Dog pee and poo is harming nature reserves, study suggests
8th March, 2022
Dog walking in nature reserves is contributing a significant amount of nutrients to the environment through their faeces and urine, researchers say.
There are concerns that the build-up of phosphorous and nitrogen could result in over-fertilisation of the ground, impacting local biodiversity.
Researchers at Ghent University in Belgium estimate that each year dog faeces and urine add an average of 11kg of nitrogen and 5kg of phosphorous per hectare to nature reserves near the city of Ghent.
In the study, the researchers modelled different scenarios including if the dogs were on or off the lead and if owners picked up after their dog.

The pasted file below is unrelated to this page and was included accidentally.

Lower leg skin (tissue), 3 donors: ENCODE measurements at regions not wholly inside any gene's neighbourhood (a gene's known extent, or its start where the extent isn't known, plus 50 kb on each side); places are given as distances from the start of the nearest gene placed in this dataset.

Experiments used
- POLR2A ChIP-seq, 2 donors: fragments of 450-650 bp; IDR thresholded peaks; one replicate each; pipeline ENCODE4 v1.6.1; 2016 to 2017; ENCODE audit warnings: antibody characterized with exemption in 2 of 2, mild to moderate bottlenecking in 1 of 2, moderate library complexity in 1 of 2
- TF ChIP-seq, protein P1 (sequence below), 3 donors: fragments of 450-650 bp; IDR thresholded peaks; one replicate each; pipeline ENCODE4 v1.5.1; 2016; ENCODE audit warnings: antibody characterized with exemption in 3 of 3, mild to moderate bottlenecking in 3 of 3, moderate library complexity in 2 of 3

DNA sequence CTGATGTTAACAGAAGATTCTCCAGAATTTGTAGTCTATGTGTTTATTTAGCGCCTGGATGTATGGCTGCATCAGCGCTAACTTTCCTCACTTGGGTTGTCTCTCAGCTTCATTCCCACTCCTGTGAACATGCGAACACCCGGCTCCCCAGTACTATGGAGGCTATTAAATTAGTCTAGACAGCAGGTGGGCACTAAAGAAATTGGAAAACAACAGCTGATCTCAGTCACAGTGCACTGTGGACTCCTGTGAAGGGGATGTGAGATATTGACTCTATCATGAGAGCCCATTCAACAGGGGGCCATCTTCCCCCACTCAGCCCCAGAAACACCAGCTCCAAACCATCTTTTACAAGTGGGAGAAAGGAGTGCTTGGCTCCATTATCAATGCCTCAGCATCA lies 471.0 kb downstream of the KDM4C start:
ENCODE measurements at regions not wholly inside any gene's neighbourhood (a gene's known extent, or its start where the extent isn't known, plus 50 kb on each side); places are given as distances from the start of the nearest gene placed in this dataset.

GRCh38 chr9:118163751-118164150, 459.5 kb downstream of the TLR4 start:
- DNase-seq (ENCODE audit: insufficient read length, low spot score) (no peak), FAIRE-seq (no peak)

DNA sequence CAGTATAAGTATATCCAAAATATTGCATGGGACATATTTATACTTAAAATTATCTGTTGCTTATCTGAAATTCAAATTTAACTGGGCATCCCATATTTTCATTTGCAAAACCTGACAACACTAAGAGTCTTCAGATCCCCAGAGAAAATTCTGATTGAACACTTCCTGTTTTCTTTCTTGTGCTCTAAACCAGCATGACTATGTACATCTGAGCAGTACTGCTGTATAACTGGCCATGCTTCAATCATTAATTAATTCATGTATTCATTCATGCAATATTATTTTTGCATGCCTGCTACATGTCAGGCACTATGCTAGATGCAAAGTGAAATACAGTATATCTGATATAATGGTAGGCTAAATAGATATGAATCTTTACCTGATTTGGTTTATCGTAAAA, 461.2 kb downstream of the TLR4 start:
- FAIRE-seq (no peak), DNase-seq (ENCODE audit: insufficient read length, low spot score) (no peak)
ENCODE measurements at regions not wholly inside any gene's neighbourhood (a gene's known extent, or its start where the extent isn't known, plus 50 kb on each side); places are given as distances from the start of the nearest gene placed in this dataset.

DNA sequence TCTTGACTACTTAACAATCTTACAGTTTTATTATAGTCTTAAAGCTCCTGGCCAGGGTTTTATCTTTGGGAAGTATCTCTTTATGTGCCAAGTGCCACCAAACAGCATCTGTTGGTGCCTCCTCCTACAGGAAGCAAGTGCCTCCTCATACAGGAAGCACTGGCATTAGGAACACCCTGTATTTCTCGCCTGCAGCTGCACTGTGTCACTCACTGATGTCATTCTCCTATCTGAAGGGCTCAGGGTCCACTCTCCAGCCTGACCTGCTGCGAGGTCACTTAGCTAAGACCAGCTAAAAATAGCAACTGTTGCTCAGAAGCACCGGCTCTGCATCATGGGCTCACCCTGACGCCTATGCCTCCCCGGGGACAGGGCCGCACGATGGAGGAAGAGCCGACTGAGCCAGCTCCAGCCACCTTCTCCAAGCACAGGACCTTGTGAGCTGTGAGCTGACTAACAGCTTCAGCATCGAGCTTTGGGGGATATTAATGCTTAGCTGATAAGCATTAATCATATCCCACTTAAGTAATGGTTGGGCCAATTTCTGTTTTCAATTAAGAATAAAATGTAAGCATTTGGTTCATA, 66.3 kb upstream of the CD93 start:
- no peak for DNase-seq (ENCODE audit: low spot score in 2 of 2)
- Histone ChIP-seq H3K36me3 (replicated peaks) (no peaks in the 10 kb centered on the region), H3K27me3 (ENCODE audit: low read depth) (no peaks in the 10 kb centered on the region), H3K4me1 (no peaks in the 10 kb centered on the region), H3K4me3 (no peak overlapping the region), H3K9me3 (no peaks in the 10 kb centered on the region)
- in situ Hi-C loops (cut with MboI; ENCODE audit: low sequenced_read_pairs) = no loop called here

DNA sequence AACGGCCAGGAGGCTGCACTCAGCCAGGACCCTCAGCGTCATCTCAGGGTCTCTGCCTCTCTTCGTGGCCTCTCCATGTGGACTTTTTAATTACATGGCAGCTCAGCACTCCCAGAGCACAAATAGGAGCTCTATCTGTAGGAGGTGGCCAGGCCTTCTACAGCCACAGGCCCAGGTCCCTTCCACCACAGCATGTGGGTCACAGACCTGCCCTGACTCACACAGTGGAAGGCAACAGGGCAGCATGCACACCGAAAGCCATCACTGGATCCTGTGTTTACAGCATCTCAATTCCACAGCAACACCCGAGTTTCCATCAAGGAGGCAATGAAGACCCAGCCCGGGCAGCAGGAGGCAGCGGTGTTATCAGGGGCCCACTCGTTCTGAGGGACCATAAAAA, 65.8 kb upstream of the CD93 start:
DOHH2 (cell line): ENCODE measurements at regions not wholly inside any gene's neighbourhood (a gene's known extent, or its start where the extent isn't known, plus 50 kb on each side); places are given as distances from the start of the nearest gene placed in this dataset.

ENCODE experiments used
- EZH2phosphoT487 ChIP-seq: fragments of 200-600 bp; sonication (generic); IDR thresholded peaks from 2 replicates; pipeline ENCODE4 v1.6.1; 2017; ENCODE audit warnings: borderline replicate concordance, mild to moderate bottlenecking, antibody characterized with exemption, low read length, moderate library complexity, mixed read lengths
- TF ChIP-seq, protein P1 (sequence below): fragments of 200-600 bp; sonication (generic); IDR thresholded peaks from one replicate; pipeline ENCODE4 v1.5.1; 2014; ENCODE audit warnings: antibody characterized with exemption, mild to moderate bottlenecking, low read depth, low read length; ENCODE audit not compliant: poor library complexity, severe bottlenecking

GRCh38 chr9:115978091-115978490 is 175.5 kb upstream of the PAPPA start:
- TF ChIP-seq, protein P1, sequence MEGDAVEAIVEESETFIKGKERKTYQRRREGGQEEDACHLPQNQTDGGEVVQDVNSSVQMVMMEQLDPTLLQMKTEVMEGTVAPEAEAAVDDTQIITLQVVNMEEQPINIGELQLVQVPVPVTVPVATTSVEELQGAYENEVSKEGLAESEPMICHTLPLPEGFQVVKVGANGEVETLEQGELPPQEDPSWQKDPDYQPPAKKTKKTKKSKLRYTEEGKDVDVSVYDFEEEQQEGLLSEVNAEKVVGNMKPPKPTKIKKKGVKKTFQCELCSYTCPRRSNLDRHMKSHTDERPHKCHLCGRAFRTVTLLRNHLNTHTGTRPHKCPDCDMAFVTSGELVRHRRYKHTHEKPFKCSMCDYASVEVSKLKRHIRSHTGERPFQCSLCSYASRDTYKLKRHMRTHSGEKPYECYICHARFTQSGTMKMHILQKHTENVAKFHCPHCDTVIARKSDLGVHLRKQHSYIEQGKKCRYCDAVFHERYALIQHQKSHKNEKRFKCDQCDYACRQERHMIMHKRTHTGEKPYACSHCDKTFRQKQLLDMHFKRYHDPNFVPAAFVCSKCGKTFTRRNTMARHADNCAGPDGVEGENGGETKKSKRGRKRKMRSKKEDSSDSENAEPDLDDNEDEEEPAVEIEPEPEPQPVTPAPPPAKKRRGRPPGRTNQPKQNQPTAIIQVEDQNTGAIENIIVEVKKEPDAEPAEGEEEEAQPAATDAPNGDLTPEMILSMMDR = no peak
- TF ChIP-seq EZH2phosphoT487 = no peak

In a scenario where all dogs were kept on the lead (legally required in all these reserves) this reduced the fertilisation rates in the largest part of the reserves but strongly increased fertilisation rates in the areas around paths. Over a year this input was as high as 175kg of nitrogen and 73kg of phosphorus per hectare.
Lead author Professor Pieter De Frenne of Ghent University said: “In our scenario where all dogs were kept on leashes, we found that in these concentrated areas around paths, nutrient inputs of both nitrogen and phosphorus exceeded legal limits for fertilisation of agricultural land. Which is quite staggering as our study concerned nature reserves!”
In a scenario where dogs were on leads but all owners picked up their dogs’ poo, fertilisation levels were reduced by 56% for nitrogen and 97% for phosphorus.
The researchers urged owners to keep their dogs on short leads in sensitive areas and to pick up after their dogs. They also called for the establishment of more off-leash dog parks to reduce the pressure on nature reserves.
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